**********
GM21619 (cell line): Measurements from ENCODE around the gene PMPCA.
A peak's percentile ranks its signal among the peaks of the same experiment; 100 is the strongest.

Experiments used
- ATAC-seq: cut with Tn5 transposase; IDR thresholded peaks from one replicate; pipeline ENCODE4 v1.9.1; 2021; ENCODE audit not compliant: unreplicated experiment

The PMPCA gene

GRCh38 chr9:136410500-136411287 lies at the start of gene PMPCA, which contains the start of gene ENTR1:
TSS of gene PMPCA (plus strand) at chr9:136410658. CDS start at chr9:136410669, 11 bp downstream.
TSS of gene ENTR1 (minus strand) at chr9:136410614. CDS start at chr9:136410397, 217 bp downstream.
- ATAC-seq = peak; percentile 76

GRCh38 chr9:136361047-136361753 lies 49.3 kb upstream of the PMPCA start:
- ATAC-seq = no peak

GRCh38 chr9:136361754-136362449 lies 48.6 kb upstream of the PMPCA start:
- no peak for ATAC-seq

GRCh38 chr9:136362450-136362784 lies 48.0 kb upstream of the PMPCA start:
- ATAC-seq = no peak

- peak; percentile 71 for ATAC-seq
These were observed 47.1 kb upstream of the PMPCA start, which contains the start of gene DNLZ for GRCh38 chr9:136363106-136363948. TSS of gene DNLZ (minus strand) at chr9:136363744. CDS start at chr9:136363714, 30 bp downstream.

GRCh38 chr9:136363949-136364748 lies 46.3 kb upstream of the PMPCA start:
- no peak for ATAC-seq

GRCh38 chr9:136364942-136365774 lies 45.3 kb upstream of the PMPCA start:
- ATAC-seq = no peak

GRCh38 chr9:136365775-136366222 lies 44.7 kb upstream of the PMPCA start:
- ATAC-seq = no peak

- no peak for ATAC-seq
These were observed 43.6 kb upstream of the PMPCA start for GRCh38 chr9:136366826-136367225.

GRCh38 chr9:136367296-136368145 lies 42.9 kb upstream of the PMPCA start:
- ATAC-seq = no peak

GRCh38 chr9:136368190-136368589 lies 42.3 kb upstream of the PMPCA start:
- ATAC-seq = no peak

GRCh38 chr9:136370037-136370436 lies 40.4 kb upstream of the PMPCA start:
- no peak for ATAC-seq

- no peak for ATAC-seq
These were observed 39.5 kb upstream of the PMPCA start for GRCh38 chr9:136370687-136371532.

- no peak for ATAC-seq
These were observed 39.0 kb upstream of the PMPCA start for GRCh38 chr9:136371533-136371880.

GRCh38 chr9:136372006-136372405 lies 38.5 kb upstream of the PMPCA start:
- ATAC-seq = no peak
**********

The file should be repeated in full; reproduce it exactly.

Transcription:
GM21619 (cell line): Measurements from ENCODE around the gene PMPCA.
A peak's percentile ranks its signal among the peaks of the same experiment; 100 is the strongest.

Experiments used
- ATAC-seq: cut with Tn5 transposase; IDR thresholded peaks from one replicate; pipeline ENCODE4 v1.9.1; 2021; ENCODE audit not compliant: unreplicated experiment

The PMPCA gene

GRCh38 chr9:136410500-136411287 lies at the start of gene PMPCA, which contains the start of gene ENTR1:
TSS of gene PMPCA (plus strand) at chr9:136410658. CDS start at chr9:136410669, 11 bp downstream.
TSS of gene ENTR1 (minus strand) at chr9:136410614. CDS start at chr9:136410397, 217 bp downstream.
- ATAC-seq = peak; percentile 76

GRCh38 chr9:136361047-136361753 lies 49.3 kb upstream of the PMPCA start:
- ATAC-seq = no peak

GRCh38 chr9:136361754-136362449 lies 48.6 kb upstream of the PMPCA start:
- no peak for ATAC-seq

GRCh38 chr9:136362450-136362784 lies 48.0 kb upstream of the PMPCA start:
- ATAC-seq = no peak

- peak; percentile 71 for ATAC-seq
These were observed 47.1 kb upstream of the PMPCA start, which contains the start of gene DNLZ for GRCh38 chr9:136363106-136363948. TSS of gene DNLZ (minus strand) at chr9:136363744. CDS start at chr9:136363714, 30 bp downstream.

GRCh38 chr9:136363949-136364748 lies 46.3 kb upstream of the PMPCA start:
- no peak for ATAC-seq

GRCh38 chr9:136364942-136365774 lies 45.3 kb upstream of the PMPCA start:
- ATAC-seq = no peak

GRCh38 chr9:136365775-136366222 lies 44.7 kb upstream of the PMPCA start:
- ATAC-seq = no peak

- no peak for ATAC-seq
These were observed 43.6 kb upstream of the PMPCA start for GRCh38 chr9:136366826-136367225.

GRCh38 chr9:136367296-136368145 lies 42.9 kb upstream of the PMPCA start:
- ATAC-seq = no peak

GRCh38 chr9:136368190-136368589 lies 42.3 kb upstream of the PMPCA start:
- ATAC-seq = no peak

GRCh38 chr9:136370037-136370436 lies 40.4 kb upstream of the PMPCA start:
- no peak for ATAC-seq

- no peak for ATAC-seq
These were observed 39.5 kb upstream of the PMPCA start for GRCh38 chr9:136370687-136371532.

- no peak for ATAC-seq
These were observed 39.0 kb upstream of the PMPCA start for GRCh38 chr9:136371533-136371880.

GRCh38 chr9:136372006-136372405 lies 38.5 kb upstream of the PMPCA start:
- ATAC-seq = no peak